Whether you are trying to lose pounds or maintain your weight, using an artificial sweetener such as aspartame does not seem to have any significant effect on weight control. Those extra calories you saved by drinking a diet pop won't make much of a difference if you still need to satisfy your hunger and indulge in several cookies later. If it is actually increasing your appetite, why use it? Common sense tells you that proper diet and exercise are more beneficial. Even if you believe that aspartame may aid in dieting, is this worth risking your health?

Is all of that true? I don't know. The bit that sticks with me is: "is it worth risking your health?". I think not, so I avoid all foods and drinks with artificial sweetners.

The jury might still be out - but these claims are given credence by academics in leading university nutrition depts (from the dietitian in my family). My personal experience was that substituting zero cal soft drink for coca cola (about 1 litre per day) made no difference to my weight. Substituting soda water for it did. This was before I'd heard of any such research, and I wasn't conscious of increasing carb or other food intake. Who knows, I could have been fooling myself on that, but I think it more likely researchers will provide more solid evidence of why the zero cal or low cal soft drinks and products don't work.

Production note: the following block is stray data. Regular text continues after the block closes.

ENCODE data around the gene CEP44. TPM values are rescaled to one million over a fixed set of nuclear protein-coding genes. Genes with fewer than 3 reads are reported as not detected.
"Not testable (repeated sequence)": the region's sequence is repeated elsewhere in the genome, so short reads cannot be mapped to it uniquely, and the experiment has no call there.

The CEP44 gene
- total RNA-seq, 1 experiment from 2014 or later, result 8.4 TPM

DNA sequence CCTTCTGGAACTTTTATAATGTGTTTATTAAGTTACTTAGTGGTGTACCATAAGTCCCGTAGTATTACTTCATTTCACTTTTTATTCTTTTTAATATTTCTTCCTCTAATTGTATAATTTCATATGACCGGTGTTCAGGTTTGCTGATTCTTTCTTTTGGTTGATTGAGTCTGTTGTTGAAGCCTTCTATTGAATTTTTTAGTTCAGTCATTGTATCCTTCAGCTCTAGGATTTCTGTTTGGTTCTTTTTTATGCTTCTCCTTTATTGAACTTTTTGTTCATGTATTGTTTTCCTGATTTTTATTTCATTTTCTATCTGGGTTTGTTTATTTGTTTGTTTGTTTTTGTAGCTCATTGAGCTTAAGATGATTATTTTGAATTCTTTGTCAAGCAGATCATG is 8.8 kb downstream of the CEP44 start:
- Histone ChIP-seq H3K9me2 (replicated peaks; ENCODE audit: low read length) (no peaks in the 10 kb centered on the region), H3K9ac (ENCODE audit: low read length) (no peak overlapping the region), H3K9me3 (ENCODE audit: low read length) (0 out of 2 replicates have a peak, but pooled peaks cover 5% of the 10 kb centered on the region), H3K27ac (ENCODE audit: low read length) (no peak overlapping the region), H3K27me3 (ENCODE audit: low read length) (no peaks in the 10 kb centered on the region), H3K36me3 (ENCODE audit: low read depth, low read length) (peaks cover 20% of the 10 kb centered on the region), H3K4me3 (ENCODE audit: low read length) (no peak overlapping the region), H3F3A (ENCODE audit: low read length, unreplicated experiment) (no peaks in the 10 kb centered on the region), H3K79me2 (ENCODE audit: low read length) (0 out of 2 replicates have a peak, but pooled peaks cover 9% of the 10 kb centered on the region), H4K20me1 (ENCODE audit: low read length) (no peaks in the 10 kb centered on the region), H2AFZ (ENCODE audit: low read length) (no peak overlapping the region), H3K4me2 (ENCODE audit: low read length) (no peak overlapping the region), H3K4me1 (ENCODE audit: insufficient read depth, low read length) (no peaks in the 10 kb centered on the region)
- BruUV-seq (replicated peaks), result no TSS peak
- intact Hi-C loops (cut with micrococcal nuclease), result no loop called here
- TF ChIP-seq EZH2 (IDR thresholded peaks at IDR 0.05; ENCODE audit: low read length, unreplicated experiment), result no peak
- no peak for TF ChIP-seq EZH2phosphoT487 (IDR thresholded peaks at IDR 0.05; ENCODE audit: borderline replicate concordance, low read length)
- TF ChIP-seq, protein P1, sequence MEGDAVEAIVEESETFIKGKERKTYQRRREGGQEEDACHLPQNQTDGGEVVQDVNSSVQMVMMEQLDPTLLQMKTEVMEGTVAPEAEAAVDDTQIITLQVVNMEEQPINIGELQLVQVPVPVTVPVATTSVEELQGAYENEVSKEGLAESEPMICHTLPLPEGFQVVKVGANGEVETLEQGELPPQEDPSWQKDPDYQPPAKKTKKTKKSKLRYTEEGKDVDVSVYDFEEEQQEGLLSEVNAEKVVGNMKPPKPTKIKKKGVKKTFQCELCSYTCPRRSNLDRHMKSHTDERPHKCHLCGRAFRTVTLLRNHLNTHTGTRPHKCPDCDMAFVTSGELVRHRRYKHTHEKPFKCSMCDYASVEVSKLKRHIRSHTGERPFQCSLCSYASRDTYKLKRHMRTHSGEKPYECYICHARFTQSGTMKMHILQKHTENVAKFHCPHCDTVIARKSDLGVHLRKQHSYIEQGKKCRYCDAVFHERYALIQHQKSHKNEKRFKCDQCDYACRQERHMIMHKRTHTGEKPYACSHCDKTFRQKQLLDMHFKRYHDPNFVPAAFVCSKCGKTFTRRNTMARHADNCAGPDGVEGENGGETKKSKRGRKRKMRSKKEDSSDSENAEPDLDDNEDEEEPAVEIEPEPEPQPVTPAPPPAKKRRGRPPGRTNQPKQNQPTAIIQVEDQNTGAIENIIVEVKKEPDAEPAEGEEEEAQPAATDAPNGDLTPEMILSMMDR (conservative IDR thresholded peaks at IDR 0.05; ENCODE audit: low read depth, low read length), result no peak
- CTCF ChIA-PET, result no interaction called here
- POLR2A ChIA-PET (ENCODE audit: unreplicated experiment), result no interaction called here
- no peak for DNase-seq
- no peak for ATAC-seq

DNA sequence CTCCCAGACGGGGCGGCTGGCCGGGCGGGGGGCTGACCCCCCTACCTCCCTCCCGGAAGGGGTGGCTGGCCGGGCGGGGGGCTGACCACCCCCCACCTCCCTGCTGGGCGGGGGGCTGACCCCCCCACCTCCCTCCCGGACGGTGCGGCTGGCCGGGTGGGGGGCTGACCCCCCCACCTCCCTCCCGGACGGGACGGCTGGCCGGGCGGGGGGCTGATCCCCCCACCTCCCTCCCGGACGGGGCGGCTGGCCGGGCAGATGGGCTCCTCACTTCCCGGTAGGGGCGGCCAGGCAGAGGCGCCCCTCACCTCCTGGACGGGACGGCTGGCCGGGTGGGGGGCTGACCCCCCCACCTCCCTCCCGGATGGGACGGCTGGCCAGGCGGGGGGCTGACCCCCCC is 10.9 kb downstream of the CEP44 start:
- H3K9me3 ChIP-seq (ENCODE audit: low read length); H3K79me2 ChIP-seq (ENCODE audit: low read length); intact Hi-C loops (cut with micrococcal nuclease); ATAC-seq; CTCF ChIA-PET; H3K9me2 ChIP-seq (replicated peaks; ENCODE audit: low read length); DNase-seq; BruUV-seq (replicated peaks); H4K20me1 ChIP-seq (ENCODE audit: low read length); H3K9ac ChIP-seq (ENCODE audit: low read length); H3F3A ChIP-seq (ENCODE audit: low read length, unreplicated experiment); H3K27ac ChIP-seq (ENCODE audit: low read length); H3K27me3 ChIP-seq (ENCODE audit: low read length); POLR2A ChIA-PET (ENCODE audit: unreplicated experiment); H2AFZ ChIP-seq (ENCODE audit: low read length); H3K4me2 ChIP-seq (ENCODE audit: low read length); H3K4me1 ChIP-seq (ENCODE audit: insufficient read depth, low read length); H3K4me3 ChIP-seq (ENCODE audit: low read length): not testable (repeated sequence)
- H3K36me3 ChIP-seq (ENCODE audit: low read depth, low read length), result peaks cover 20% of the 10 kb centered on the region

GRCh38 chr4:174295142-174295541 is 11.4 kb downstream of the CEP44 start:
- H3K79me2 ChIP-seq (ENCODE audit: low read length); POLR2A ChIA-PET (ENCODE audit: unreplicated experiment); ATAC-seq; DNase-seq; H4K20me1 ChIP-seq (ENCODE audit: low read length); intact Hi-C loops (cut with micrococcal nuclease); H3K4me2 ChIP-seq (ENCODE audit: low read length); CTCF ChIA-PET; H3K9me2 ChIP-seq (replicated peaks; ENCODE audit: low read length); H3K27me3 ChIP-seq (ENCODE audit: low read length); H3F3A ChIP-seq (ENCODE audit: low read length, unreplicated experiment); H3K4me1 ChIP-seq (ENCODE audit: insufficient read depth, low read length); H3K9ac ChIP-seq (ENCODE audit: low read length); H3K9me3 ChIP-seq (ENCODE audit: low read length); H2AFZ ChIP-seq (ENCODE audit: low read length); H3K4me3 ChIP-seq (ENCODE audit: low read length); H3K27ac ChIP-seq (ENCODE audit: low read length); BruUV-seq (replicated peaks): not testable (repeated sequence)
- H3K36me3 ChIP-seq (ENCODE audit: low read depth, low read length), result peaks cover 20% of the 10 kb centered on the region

It was also before I'd learned simple and effective rules like the less processed a food is, the better it is likely to be for you. This is basic advice that professional dietitians dispense. Looking for magic bullets runs contrary to this advice - most magic bullets are complex highly processed stuff.

Zero cal soft drinks and artificial sweeteners are highly processed foods and you will be healthier for cutting them out of your diet.
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Re: Eating properly

Postby casual_cyclist » Tue Aug 11, 2009 11:24 pm

wombatK wrote:It was also before I'd learned simple and effective rules like the less processed a food is, the better it is likely to be for you. This is basic advice that professional dietitians dispense. Looking for magic bullets runs contrary to this advice - most magic bullets are complex highly processed stuff.

I have been adding chick peas to a lot of my dishes lately. I really like the flavour and find them filling. Also after eating food like that I stay satified for longer than a meal of processed food.
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Re: Eating properly

Postby Wayfarer » Wed Aug 12, 2009 10:02 pm

since you're amped to lose weight, i'll recommend you what i say to all my clients at uni who're decently willing to try to lose weight. eat 4 weetbix with muesli on top (fruit free, just for extra flavour) for breakfast, and drop beer and coffee..

one clients already lost 10kg
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Re: Eating properly

Postby whitty » Wed Aug 12, 2009 10:12 pm

Wayfarer wrote:since you're amped to lose weight, i'll recommend you what i say to all my clients at uni who're decently willing to try to lose weight. eat 4 weetbix with muesli on top (fruit free, just for extra flavour) for breakfast, and drop beer and coffee..

one clients already lost 10kg


Dropping beer and coffee? Sounds like one of those fad diets on daytime TV ;)